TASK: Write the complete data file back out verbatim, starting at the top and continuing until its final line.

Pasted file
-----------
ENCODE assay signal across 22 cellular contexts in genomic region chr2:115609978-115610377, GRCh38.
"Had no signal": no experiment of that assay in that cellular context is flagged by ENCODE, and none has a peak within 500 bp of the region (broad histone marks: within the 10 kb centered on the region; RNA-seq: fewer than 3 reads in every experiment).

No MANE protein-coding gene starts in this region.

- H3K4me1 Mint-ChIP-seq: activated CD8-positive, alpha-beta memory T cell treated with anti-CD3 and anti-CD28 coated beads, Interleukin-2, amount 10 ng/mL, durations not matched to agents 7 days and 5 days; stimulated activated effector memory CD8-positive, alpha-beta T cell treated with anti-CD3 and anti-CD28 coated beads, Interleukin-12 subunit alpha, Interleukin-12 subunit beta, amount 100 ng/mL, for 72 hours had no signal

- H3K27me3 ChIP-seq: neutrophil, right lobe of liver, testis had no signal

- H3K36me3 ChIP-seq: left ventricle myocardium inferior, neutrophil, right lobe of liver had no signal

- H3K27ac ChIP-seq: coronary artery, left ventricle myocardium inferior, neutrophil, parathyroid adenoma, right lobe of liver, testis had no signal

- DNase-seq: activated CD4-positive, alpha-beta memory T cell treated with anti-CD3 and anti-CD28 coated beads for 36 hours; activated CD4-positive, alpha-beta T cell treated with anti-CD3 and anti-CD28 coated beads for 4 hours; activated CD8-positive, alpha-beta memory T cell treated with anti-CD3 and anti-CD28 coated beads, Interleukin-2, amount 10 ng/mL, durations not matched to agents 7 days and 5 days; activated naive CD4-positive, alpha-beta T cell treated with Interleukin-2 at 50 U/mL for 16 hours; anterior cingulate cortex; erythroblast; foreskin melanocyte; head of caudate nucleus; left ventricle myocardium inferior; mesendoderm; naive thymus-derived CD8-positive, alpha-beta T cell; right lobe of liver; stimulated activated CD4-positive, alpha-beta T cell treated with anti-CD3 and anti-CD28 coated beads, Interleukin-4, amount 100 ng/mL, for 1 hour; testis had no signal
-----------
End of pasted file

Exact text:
ENCODE assay signal across 22 cellular contexts in genomic region chr2:115609978-115610377, GRCh38.
"Had no signal": no experiment of that assay in that cellular context is flagged by ENCODE, and none has a peak within 500 bp of the region (broad histone marks: within the 10 kb centered on the region; RNA-seq: fewer than 3 reads in every experiment).

No MANE protein-coding gene starts in this region.

- H3K4me1 Mint-ChIP-seq: activated CD8-positive, alpha-beta memory T cell treated with anti-CD3 and anti-CD28 coated beads, Interleukin-2, amount 10 ng/mL, durations not matched to agents 7 days and 5 days; stimulated activated effector memory CD8-positive, alpha-beta T cell treated with anti-CD3 and anti-CD28 coated beads, Interleukin-12 subunit alpha, Interleukin-12 subunit beta, amount 100 ng/mL, for 72 hours had no signal

- H3K27me3 ChIP-seq: neutrophil, right lobe of liver, testis had no signal

- H3K36me3 ChIP-seq: left ventricle myocardium inferior, neutrophil, right lobe of liver had no signal

- H3K27ac ChIP-seq: coronary artery, left ventricle myocardium inferior, neutrophil, parathyroid adenoma, right lobe of liver, testis had no signal

- DNase-seq: activated CD4-positive, alpha-beta memory T cell treated with anti-CD3 and anti-CD28 coated beads for 36 hours; activated CD4-positive, alpha-beta T cell treated with anti-CD3 and anti-CD28 coated beads for 4 hours; activated CD8-positive, alpha-beta memory T cell treated with anti-CD3 and anti-CD28 coated beads, Interleukin-2, amount 10 ng/mL, durations not matched to agents 7 days and 5 days; activated naive CD4-positive, alpha-beta T cell treated with Interleukin-2 at 50 U/mL for 16 hours; anterior cingulate cortex; erythroblast; foreskin melanocyte; head of caudate nucleus; left ventricle myocardium inferior; mesendoderm; naive thymus-derived CD8-positive, alpha-beta T cell; right lobe of liver; stimulated activated CD4-positive, alpha-beta T cell treated with anti-CD3 and anti-CD28 coated beads, Interleukin-4, amount 100 ng/mL, for 1 hour; testis had no signal